So – if you want to add the SKU to your order emails you can just install and enable the plugin below to add it for you.

Say What?

March 10, 2013
by Lee

How to change text in a WordPress plugin

One of the great things about using an out-of-the-box solution like WordPress is that you can get something up and running pretty quickly. That’s been one of WordPress’ strengths over the years. However, if you’re building sites for other people then sometimes parts of the generic-ness seep through and detract from the overall feel of the solution. Specifically – terminology that is great in a generic solution isn’t always helpful in a custom, or specific solution.

None of this is a criticism of WordPress, but as you start building larger, or more complex sites you’ll probably want to start smoothing off some of these rough edges, and make sure the language of the site (frontend or admin side) makes sense in the specific context of the site you’re working on.

That’s something I come across frequently in my day job as a Drupal developer. Fortunately Drupal has the excellent String Overrides module. This lets you specify the current string, and a replacement, and will change the text whenever that string is used, with the caveat that the original string has to be passed through Drupal’s translation function t().

When someone recently asked me how to change some text in one of my own WordPress plugins – my first suggestion was this exact same approach. After all, all of my Premium plugins use translatable strings, and suggesting to someone that they should create a translation file just to change one or two strings for their needs has always seemed a bit excessive. So – I had a hunt around the WordPress.org repo for something similar, but couldn’t really find anything that did the job.

Figuring it’d be something fairly simple to achieve I set out to knock up a plugin that did the job. So next time you need to quickly change a string in WordPress, or a plugin you’re using – don’t hack it in the plugin – or in WordPress core, leaving your client unable to upgrade, give “Say What?” a go:

The strings we want to change

The strings we want to change

The say what page - setting up our string replacements

The say what page – setting up our string replacements

The text - automatically replaced for us

The text – automatically replaced for us


Say what?
by Lee Willis

An easy-to-use plugin that allows you to alter strings on your site without editing WordPress core, or plugin code. Simply enter the current string, and what you want to replace it with and the plugin will automatically do the rest!

The plugin’s available for forking and contribution over on GitHub


  • Current version: 1.6
  • Rating: 96(22 ratings)
  • Downloaded 18,507 times

February 26, 2013
by Lee

Easily embed WordPress.org plugin details into your posts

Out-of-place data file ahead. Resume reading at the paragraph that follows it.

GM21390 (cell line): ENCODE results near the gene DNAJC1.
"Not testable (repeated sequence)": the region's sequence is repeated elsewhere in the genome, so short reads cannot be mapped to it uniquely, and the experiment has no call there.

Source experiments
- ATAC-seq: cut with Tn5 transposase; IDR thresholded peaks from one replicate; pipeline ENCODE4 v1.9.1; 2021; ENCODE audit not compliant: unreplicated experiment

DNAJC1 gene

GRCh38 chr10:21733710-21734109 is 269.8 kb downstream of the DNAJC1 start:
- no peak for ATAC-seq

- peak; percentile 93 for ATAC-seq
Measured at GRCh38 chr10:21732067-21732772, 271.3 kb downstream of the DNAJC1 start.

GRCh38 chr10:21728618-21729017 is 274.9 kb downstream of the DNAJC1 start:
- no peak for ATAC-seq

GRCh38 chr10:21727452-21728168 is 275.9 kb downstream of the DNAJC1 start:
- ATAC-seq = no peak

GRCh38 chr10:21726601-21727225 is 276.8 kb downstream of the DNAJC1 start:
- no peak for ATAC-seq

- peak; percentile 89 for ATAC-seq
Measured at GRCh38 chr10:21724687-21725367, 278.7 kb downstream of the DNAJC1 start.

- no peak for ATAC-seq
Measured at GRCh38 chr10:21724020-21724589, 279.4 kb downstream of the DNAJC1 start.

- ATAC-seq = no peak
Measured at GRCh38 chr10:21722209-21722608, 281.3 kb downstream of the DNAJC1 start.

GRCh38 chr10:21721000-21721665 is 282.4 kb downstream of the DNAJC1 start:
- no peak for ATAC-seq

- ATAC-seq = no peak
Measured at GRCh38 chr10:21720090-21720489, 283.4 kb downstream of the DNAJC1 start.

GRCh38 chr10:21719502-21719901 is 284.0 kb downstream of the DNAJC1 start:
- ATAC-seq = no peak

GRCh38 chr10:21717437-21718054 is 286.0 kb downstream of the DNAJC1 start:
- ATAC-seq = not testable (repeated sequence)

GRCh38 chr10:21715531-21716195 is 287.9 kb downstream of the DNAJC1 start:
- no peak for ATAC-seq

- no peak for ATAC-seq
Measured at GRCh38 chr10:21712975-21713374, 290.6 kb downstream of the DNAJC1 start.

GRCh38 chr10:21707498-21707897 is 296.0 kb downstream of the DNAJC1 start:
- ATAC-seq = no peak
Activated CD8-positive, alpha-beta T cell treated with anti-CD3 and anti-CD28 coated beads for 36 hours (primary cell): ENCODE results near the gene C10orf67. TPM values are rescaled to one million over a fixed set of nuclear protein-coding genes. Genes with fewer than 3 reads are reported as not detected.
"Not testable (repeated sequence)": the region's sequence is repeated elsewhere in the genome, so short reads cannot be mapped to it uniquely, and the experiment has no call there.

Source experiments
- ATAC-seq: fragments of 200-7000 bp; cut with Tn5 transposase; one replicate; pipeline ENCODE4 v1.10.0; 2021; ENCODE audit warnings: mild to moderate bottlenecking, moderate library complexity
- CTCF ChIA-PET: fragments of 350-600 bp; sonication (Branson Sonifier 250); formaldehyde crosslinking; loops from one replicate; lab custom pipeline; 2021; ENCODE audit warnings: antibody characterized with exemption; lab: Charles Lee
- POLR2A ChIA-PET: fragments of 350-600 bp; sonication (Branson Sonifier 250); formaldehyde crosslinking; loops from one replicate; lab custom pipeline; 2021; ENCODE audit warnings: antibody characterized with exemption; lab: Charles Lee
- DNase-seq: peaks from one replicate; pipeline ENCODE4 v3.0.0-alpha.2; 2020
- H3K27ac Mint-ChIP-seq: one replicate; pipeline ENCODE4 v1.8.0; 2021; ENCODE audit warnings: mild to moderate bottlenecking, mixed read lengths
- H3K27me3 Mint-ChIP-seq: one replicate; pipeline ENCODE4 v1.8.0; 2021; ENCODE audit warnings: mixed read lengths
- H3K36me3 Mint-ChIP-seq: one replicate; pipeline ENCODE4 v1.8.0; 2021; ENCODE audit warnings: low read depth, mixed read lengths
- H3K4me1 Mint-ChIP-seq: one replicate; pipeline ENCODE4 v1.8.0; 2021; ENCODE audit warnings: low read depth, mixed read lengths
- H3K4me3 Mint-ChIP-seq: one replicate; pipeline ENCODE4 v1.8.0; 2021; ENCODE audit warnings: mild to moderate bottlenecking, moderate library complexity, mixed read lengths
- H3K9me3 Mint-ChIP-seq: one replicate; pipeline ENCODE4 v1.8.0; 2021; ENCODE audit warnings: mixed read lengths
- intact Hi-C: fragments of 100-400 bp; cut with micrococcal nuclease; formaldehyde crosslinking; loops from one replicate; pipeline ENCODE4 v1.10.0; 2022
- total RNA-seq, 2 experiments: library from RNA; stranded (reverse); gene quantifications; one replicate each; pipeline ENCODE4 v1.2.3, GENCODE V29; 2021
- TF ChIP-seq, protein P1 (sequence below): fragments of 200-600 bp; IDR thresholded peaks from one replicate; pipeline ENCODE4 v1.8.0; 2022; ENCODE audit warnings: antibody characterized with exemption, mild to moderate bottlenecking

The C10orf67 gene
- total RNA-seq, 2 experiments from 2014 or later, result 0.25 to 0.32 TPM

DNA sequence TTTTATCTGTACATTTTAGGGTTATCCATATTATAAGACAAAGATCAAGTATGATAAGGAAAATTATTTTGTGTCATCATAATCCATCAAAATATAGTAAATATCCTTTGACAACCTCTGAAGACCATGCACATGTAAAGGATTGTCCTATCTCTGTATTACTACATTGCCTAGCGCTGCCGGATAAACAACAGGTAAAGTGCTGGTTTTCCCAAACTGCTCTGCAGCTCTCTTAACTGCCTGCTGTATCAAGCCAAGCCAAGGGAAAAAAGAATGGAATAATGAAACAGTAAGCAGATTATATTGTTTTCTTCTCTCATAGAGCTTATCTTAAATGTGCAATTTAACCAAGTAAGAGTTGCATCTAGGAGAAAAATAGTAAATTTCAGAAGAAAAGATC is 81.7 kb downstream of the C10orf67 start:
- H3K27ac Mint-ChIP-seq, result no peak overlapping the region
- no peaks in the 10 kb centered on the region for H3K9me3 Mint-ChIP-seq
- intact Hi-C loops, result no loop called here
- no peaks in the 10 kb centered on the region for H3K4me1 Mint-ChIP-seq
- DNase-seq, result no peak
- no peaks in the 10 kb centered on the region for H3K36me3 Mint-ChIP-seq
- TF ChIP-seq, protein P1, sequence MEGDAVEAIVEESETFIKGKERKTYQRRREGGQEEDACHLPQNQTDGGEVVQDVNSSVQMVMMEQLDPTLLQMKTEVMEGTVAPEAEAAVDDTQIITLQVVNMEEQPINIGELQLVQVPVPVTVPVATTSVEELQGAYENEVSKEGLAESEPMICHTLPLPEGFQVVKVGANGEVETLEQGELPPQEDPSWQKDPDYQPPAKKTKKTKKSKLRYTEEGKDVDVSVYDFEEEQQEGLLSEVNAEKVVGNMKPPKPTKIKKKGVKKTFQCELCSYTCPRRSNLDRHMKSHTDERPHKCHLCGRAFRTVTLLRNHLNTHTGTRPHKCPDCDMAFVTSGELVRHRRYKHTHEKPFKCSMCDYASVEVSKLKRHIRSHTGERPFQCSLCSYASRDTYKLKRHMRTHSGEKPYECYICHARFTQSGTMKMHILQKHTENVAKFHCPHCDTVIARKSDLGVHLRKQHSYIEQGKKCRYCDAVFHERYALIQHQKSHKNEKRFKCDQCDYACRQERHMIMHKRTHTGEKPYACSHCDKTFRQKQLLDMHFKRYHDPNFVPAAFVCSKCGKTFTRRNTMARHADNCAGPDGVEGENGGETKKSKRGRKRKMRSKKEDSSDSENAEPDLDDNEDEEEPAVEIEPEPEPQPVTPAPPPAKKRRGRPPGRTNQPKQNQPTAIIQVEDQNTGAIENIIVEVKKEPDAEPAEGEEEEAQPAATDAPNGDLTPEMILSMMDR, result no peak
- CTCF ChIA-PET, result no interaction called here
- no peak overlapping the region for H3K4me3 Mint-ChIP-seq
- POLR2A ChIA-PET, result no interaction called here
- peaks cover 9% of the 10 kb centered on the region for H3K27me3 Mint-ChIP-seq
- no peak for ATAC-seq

I’m slowly working through tidying up information about my free plugins. Part of this meant that I wanted a way to easily include the latest information about my free plugins in the page as a summary. For plugins hosted on GitHub I’m using my GitHub oEmbed plugin, but I have quite a few plugins hosted solely over on WordPress.org.

So, I’ve also now published a plugin that will let you embed plugin summaries from WordPress.org into your posts and pages just by pasting in the URL.

Check it out here:

February 9, 2013
by Lee

Simple embedding for non oEmbed services

I recently posted about my GitHub embed plugin for WordPress. The plugin performs a neat trick of hooking into WordPress’ oEmbed infrastructure to allow you just to paste in a URL and retrieve an embed for a service that doesn’t natively support oEmbed.

This post is just a quick walk through explaining the approach. In general the plugin:

  • Registers an oEmbed handler for the selected URLs (http://github.com/{something} in our example)
  • Registers an internal oEmbed handler for that URL
  • Handles the oEmbed call itself, retrieving the details it needs via the 3rd party’s API and then passing WordPress back an oEmbed response

Effectively you make your own site an oEmbed provider for the service you want to embed. Here’s the key bits of code:

First – we register an oEmbed handler, and point it to an internal URL:

function register_oembed_handler() {
    $oembed_url = home_url ();
    $key = get_key();
    $oembed_url = add_query_arg ( array ( 'github_oembed' => $key ), $oembed_url);
    wp_oembed_add_provider ( '#https?://github.com/.*#i', $oembed_url, true );
add_action ( 'init', 'register_oembed_handler' );

Note: get_key() just generates a site-specific key to stop other people using your oEmbed service.

Next, we tell WordPress to look out for an inbound oEmbed request:

function handle_oembed() {

    if ( ! isset ( $_GET['github_oembed'] ) ) {
    // Check this request is valid
    if ( $_GET['github_oembed'] != $this->get_key() ) {
        header ( 'HTTP/1.0 403 Forbidden' );
	die ( 'Sad Octocat is sad.' );

    // Check we have the required information
    $url = isset ( $_REQUEST['url'] ) ? $_REQUEST['url'] : null;
    $format = isset ( $_REQUEST['format'] ) ? $_REQUEST['format'] : null;

    // Call the 3rd party service, and create an oEmbed response here

add_action ( 'init', 'handle_oembed' );

All we need to do now, is retrieve the details we need using whatever API tools are available, then create an oEmbed response, e.g.

    $response = new stdClass();
    $response->type = 'rich';
    $response->width = '10';
    $response->height = '10';
    $response->version = '1.0';
    $response->title = $repo->description;
    $response->html = 'Your info here';
    header ( 'Content-Type: application/json' );
    echo json_encode ( $response );

And that’s it in theory, simple as pie. If you want to see working example, checkout out the github embed plugin on github: